The man from the OTS says ‘yes’ to a simpler tax system
The man charged with coming up with ideas to simplify the UK tax system has thanked people in the North East for their contribution towards informing his recommendations.
Newcastle-based chartered accountants, business advisers and tax specialists UNW brought John Whiting OBE, tax director of the UK Office of Tax Simplification (OTS), to the North East to speak to company bosses and private clients at a recent seminar.
The OTS was set up early in the Coalition government to review the tax system and suggest how it could be simplified.
It officially came to an end when Parliament was dissolved in March but as the new Conservative government’s manifesto commits to “establish the OTS on a permanent basis and expand its role and capacity”, staff are hopeful if will continue for a further five years.
“I would have loved to have had the power to change the tax system but our brief was only to make recommendations,” explained Mr Whiting, who previously spent 25 years as tax partner at PricewaterhouseCoopers and is a non-executive director of HM Revenue & Customs.
The recommendations framed by the OTS were based on evidence gathered from businesses, individuals, academics, HMRC and others.
“I know some of you in the North East have contributed. We use what people tell us and come up with ideas but we also have to have regard to the revenue implications. For example, we could make simple recommendations like abolish income tax but clearly there has to be a balanced package,” he said.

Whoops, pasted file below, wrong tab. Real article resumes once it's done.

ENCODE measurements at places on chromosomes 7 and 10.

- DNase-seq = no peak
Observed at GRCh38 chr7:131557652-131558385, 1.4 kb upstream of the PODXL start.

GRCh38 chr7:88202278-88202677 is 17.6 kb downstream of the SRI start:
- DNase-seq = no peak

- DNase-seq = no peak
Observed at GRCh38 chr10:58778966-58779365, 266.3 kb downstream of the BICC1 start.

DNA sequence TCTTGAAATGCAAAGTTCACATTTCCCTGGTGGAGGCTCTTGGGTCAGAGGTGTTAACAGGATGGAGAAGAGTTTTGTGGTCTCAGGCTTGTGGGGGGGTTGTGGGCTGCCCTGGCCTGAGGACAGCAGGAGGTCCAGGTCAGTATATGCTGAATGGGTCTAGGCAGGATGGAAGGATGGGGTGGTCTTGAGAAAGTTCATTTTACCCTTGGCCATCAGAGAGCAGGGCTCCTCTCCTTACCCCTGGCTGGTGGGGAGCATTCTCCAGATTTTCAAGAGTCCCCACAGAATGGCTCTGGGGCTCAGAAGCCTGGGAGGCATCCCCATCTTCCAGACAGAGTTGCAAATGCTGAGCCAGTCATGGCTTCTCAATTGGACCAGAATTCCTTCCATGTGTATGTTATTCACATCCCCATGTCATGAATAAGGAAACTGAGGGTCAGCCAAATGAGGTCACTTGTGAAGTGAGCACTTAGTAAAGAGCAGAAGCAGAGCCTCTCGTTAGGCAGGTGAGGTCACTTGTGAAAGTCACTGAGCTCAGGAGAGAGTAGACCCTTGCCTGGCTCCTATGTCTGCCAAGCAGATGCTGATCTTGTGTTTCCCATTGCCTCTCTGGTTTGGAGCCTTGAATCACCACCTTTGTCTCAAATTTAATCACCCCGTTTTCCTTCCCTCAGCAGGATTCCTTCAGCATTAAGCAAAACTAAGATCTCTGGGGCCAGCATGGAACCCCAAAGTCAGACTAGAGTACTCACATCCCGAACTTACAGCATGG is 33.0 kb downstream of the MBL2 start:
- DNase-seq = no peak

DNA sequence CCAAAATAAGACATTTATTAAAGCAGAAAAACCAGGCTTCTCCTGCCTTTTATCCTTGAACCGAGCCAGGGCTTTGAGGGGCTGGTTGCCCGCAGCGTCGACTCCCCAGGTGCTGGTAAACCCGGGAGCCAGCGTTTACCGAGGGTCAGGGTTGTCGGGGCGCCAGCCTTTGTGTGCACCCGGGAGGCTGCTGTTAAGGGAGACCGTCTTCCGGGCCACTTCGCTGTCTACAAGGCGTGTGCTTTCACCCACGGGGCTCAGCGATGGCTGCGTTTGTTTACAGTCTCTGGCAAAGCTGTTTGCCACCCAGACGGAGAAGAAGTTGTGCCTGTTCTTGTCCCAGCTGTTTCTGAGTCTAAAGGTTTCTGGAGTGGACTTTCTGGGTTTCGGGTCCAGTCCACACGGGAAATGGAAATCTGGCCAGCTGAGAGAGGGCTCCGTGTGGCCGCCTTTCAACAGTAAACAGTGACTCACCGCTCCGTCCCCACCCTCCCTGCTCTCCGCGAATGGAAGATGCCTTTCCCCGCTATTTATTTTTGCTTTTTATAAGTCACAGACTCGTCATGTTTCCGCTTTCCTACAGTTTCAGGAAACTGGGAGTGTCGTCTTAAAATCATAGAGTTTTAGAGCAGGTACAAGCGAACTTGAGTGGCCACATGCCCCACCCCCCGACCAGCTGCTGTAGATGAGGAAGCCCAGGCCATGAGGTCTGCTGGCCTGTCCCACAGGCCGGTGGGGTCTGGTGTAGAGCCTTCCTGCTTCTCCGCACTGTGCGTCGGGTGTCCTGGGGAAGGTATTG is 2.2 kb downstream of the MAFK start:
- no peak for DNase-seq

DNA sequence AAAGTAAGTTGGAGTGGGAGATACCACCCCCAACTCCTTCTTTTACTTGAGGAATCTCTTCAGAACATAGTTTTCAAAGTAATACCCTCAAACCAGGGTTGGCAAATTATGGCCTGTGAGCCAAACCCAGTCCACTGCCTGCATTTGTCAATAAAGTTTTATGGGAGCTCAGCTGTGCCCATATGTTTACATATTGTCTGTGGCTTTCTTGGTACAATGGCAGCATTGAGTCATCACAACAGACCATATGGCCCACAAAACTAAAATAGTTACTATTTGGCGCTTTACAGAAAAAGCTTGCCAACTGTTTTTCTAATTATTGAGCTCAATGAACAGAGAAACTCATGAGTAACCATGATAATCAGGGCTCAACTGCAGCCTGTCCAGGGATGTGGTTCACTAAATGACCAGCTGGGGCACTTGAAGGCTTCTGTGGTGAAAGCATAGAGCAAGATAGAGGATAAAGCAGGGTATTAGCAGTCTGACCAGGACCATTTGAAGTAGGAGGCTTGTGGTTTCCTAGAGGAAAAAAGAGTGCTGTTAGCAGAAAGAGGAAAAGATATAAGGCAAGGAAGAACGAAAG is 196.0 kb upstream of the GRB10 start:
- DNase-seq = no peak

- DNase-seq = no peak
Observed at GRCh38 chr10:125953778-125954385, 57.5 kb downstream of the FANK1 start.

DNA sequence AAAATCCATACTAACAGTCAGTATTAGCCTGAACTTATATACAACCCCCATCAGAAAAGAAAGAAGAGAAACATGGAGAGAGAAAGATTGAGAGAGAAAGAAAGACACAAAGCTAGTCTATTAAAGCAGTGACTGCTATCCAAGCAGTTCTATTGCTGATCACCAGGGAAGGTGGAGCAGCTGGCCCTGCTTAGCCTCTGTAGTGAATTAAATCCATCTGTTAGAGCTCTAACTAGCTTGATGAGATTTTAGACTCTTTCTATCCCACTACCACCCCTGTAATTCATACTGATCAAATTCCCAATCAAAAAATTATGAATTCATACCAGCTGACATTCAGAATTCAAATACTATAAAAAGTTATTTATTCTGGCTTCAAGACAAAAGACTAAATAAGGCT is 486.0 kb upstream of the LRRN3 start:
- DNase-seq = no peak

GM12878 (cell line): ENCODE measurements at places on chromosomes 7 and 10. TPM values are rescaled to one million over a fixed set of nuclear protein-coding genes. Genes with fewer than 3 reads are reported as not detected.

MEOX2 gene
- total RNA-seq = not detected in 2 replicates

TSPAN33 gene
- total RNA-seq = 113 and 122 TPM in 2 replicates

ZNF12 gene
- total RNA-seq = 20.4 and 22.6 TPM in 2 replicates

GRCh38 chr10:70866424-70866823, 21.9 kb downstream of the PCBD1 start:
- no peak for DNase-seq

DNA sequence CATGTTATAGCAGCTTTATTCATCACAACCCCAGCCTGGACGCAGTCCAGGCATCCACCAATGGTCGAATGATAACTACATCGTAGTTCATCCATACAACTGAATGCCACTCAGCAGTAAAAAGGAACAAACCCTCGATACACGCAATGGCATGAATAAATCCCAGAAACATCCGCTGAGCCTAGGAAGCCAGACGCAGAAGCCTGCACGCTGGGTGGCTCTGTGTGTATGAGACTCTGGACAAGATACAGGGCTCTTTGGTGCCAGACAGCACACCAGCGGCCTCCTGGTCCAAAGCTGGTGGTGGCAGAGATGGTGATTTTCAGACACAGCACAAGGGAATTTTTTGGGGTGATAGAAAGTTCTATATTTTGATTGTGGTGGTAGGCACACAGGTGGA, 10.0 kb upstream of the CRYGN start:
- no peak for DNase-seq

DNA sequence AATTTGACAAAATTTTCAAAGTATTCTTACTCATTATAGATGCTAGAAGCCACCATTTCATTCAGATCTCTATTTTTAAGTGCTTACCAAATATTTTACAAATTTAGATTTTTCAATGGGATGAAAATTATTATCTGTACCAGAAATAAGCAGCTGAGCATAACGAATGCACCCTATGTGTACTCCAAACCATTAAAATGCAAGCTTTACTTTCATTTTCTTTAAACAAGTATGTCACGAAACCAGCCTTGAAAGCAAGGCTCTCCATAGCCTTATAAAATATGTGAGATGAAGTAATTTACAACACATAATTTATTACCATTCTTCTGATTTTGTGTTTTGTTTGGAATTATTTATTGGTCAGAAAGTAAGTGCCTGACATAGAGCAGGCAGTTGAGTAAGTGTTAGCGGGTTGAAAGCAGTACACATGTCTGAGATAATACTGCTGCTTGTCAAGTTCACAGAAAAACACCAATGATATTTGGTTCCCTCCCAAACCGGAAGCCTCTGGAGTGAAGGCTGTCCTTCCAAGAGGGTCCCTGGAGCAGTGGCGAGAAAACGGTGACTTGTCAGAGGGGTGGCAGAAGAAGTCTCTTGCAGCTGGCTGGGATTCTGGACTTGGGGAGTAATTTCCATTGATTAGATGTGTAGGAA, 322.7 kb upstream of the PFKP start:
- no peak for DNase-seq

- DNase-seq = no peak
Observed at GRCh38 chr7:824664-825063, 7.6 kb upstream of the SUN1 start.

Four and a half years ago, the OTS found there were 1,042 different tax reliefs and it recommended 40 be abolished. Although 43 were dropped, the total has since increased to 1,156.
“Nobody will know what they all are. It’s an exemplar of what’s complex about the system,” said Mr Whiting.
The OTS made 402 recommendations in the last Parliament, including 60 “big picture” changes.
“We are interested in simplifying the system technically, for example chopping out bits of legislation, but we’re almost more interested in the administration side. In other words, if it’s easier to fill the form in it doesn’t really matter about the underlying method,” Mr Whiting explained.
It has suggested the penalties imposed for late payment of tax to be reviewed.
“A lot of late payment penalties didn’t seem to be working. We looked at if they were really promoting behaviour change. A £100 penalty for self-assessment late payment may be money for the government but you also need to ask if it’s worth it,” he said.
A full HMRC consultation to reform the penalty system is now underway.
The OTS also looked at how it could cut the 4.5 million people filing in P11D expenses form every year – half a million of which are for expenses under £100 – and came up with a plan that would cut it to just one per cent of the total.
Lee Muter, employment taxes partner at UNW, said: “Taking out P11Ds would be a fantastic simplification, The OTS reports are worth reading. They are really well written and come up with a lot of sensible recommendations.”
The seminar in Newcastle also saw experts from UNW explain imminent changes to the tax system, for example the end of employer administered childcare vouchers from this autumn, and further changes due in April 2016.
“We can advise any business owners on how they can best prepare for changes in 2016 and we will be watching closely for any post-election changes,” said Mr Muter.
In his independent assessment of the impact of the most recent tax changes, UNW corporate tax specialist David Ward reflected that incentives to invest in plant, fixtures and fittings were helping businesses in the region.
“Support for disadvantaged areas including business property renovation allowance relief, which awards additional grant money or additional tax relief if you’re converting or renovating empty business premises, has also been very good for the North East,” he added.
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